God and Nature Summer 2021
Centre for Alternative Technology
By Mike Clifford
I’ve just uploaded a copy of possibly the ugliest photo ever taken of me to the internet. This wasn’t as the result of some strange viral online challenge, and to the relief of my friends and acquaintances, my Facebook profile picture remains unchanged from something a little more flattering. No, after a year of not having a valid passport, the glimmer of hope that international travel will start to open up soon(ish) persuaded me that it was time to apply for new travel documents. There’s a rumour of possible trips to India and East Africa on the horizon later this year, but for now, my suitcase is staying put and gathering dust atop the wardrobe. I have no idea why passport photos have to look so dour—maybe it’s an accurate reflection of what people look like after they’ve been travelling for 24 hours—but to spare the eyes of regular readers, I won’t add a copy of my mugshot to this article.
2021 was another funny old year. Despite—or maybe because of— working harder than usual delivering lectures, seminars, and tutorials from the relative comfort of the spare bedroom turned study, I’ve taken more holiday this summer than for quite a few years. I work at the University of Nottingham, in the Faculty of Engineering. As such, I find that my work and my day-to-day life are often interconnected. Hence, it was no surprise that last summer, whilst on holiday with my family in North Wales, I took the opportunity to visit the Centre for Alternative Technology (CAT), somewhere I’d wanted to go to for over twenty years. Fortunately, there’s no need for a passport to travel to Wales from England. (Interested American readers may wish to resort to Google to try to understand the difference between England, “Great Britain” and “The United Kingdom”.)
CAT began life in 1973 on a disused slate quarry, and has evolved from a community to a visitor centre to an educational charity specialising in sharing practical solutions for sustainability. In the early days, CAT had a reputation as being strictly for hippies, but as we learned whilst chatting to some locals on the bus, these days it attracts a wide cross-section of visitors. CAT is tucked away in a fairly remote corner of mid-Wales (if mid-Wales can have corners), with the tongue-twisting location: Llwyngwern Quarry, Pantperthog, Machynlleth, Wales. With Covid restrictions still in place, it’s essential to wear a mask before attempting to pronounce the address out loud!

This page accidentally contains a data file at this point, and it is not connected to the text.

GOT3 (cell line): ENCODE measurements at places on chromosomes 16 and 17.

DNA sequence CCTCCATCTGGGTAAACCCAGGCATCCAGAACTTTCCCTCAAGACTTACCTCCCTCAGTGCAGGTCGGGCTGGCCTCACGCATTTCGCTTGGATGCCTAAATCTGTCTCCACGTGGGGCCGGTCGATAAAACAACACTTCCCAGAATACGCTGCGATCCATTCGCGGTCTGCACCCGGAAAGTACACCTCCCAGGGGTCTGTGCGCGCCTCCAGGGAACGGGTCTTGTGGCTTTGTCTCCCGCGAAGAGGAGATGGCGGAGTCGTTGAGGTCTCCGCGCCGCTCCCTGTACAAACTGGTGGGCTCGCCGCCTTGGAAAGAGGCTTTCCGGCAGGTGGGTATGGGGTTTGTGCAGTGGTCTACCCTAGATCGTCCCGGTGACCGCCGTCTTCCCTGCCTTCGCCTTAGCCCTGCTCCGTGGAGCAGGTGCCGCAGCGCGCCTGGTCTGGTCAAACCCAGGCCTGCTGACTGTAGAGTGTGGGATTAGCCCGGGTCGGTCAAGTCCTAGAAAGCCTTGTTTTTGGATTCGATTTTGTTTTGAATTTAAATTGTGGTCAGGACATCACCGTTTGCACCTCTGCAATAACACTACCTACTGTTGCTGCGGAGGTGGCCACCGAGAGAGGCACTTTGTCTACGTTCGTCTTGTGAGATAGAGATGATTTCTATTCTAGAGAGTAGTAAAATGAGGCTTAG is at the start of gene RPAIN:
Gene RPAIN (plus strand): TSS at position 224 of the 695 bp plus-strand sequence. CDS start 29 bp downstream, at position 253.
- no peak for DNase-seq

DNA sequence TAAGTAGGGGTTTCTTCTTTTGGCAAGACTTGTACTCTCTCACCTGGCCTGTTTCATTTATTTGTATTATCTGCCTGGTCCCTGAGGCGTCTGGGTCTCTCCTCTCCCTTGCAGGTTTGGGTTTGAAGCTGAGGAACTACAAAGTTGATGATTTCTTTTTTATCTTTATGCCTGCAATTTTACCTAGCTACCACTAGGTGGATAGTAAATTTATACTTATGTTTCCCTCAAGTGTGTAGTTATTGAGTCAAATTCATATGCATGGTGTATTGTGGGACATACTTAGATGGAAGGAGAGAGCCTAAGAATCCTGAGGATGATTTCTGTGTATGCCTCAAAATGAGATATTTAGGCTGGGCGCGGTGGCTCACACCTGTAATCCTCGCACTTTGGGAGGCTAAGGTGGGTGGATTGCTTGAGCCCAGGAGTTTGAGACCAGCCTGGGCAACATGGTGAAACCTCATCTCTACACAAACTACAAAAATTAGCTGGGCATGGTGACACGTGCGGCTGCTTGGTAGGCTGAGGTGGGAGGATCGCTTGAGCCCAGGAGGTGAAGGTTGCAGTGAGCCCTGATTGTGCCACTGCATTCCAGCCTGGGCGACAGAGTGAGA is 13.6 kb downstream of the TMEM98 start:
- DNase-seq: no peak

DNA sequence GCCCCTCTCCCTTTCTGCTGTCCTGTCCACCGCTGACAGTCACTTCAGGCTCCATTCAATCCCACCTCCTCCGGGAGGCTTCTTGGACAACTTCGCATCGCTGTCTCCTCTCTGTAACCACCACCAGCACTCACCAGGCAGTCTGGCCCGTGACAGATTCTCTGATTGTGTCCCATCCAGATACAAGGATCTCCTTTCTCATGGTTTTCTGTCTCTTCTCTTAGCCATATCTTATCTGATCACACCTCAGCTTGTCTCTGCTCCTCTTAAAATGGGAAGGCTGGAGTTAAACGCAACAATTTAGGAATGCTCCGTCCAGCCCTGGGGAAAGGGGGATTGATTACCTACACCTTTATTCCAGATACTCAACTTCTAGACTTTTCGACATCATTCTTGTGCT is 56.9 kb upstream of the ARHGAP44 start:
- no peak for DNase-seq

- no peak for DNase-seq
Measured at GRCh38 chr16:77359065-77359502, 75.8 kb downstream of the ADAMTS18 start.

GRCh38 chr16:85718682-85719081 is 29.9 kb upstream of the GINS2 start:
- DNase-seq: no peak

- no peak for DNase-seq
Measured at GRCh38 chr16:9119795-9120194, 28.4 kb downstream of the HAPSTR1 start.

The site contains interactive demonstrations of how energy can be generated from water, wind, and the sun, along with sustainable building methods, organic gardening, and water treatment (the site isn’t connected to mains drainage). I particularly enjoyed the water-powered funicular railway and seeing the practical applications of technology. In fact, the whole family had a splendid time cranking the handles of various exhibits and enjoying the delights of the on-site café.
My visit caused me to wonder if CAT should change its name, since many of the technologies on display like solar panels, heat pumps, and wind turbines are no longer regarded as “alternative” in the sense that these items are becoming commonplace. CAT’s website states that “we already have all the technologies we need to achieve zero carbon emissions [for the UK] by 2050—or even earlier.” In view of the urgent need to respond to the climate emergency, perhaps CAT should rebrand as CNAT, the Centre for No-Alternative Technology, and have the tagline “not just for hippies”, since as a planet and as individuals we have no alternative but to adopt cleaner, greener technologies if we are to avert a climate catastrophe.
1. Centre for Alternative Technology
Mike Clifford is an Associate Professor in the Faculty of Engineering at the University of Nottingham. His research interests are in combustion, biomass briquetting, cookstove design, and other appropriate technologies. He has published over 80 refereed conference and journal publications and has contributed chapters to books on composites processing and on appropriate and sustainable technologies.